‘Monster’ venomous sea snake washes up on Australian beach

‘Monster’ venomous sea snake washes up on Australian beach

While enjoying a sunrise stroll on the beach, you expect to see birds, clams, and maybe a crab or two – not a massive venomous sea snake suffering from a life-threatening injury.

This, however, is the exact sight beachgoers found themselves confronted with while walking Australia’s Sunshine Beach on Monday morning. Concerned for the clearly ailing serpent, they reported their find to Sunshine Coast Snake Catchers, who immediately set out to help.

According to SCSC owner Stuart McKenzie, the snake was severely injured when they arrived. “It was definitely unwell, it had a big injury to its side, like something had taken a chunk out of it,” McKenzie told news.com.au.

The snake was in such poor condition, in fact, that he wasn’t sure if it would survive the ordeal. But in an effort to save it, snake catchers transported the sea snake to a local wildlife hospital for treatment.

Among the largest and thickest of all marine snakes, the Stokes’ sea snake can grow over 6 feet in length with a 10-inch circumference. Even still, McKenzie admitted that this particular individual was “pretty chunky.”

While sea snakes are rarely encountered off the coast of the United States, they’re not nearly as uncommon in Australia. There are around 70 species worldwide, with at least 32 inhabiting the waters of northern Australia.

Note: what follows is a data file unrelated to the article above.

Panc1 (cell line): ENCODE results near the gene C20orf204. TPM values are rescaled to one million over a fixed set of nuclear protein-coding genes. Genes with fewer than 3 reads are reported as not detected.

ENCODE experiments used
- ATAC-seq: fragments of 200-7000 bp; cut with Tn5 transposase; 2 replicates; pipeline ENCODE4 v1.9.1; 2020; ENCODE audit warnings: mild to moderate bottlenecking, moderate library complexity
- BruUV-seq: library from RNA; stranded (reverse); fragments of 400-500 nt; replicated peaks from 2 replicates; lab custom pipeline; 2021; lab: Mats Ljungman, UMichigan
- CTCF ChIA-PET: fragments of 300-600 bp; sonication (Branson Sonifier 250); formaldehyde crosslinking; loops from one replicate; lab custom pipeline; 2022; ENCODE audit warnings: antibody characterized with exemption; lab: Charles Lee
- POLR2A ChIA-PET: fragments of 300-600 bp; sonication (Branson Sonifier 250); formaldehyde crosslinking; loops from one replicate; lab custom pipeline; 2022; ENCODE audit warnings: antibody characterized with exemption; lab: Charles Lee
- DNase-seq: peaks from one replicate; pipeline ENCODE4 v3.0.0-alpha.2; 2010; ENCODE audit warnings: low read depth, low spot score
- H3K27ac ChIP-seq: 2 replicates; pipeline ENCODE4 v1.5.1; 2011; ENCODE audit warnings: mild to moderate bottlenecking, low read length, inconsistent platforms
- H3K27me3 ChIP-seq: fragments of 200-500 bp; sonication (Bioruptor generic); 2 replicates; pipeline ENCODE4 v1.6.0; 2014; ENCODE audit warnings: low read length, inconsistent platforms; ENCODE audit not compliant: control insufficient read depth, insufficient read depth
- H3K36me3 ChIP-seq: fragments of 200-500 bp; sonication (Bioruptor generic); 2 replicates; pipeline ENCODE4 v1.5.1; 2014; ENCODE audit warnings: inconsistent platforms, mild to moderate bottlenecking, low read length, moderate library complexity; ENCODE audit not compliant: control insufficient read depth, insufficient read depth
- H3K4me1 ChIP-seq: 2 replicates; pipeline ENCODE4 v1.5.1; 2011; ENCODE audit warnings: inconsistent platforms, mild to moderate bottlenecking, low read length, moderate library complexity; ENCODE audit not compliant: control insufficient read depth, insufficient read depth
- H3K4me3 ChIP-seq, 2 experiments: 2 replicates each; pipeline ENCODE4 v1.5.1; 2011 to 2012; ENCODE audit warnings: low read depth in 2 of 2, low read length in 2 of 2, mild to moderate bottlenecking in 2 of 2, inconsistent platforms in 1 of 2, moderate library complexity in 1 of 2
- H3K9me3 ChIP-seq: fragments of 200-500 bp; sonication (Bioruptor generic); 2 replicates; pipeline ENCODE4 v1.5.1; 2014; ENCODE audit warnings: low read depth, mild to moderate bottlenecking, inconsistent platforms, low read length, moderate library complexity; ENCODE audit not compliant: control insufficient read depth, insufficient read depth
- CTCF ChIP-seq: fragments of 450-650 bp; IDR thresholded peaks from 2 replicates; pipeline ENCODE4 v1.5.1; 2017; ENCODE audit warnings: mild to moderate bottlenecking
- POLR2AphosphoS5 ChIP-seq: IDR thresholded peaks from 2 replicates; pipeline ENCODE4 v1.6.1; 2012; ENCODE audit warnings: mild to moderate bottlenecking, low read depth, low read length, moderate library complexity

The majority of sea snakes are venomous
Out of the 3,000 or so species of snakes worldwide, only around 10 percent are venomous. This percentage climbs quite a bit higher when it comes to sea snakes, though.

Unlike their land-dwelling cousins, most of which are harmless, the majority of sea snakes are highly venomous. The Stokes’ sea snake is no exception.

The full capabilities of the venom of a Stokes’ sea snake have yet to be studied. We do know, however, that its hollow fangs and neurotoxic venom are enough to immobilize fish with ease.

Now, that’s not to say they’re man-hunting monsters. On the contrary, the species has caused no reported human fatalities. Unless handled or trapped, they aren’t considered dangerous at all, showing little to no interest in humans.

Their venom does mean, however, that handling one should be left to the professionals. “People need to really keep a safe distance and make sure they’re keeping their dog away, and just call a local snake catcher straight away,” McKenzie explained.

Sea snakes are extremely well-adapted to life at sea. Though they must surface periodically to breathe air, they have no need to venture on land. Most, in fact, are unable to move well on land, as their paddle-shaped tails and keeled bellies are meant for swimming.

Unfortunately, this didn’t bode well for the individual on Sunshine Beach. And sadly, the snake died as a result of its injuries shortly after its arrival at the wildlife hospital.

“If a Sea Snake is washed up on the beach, it usually means it is unwell or injured and needs assistance,” McKenzie warned in a Facebook post.

“DO NOT try and pick up the snake and put it back in the ocean. Sea Snakes are highly venomous and should only be handled by professionals.”

This article by Caitlin Berard was first published by The Outsider on 22 July 2023. Lead Image: (Photo by Sunshine Coast Snake Catchers 24/7 via Facebook).

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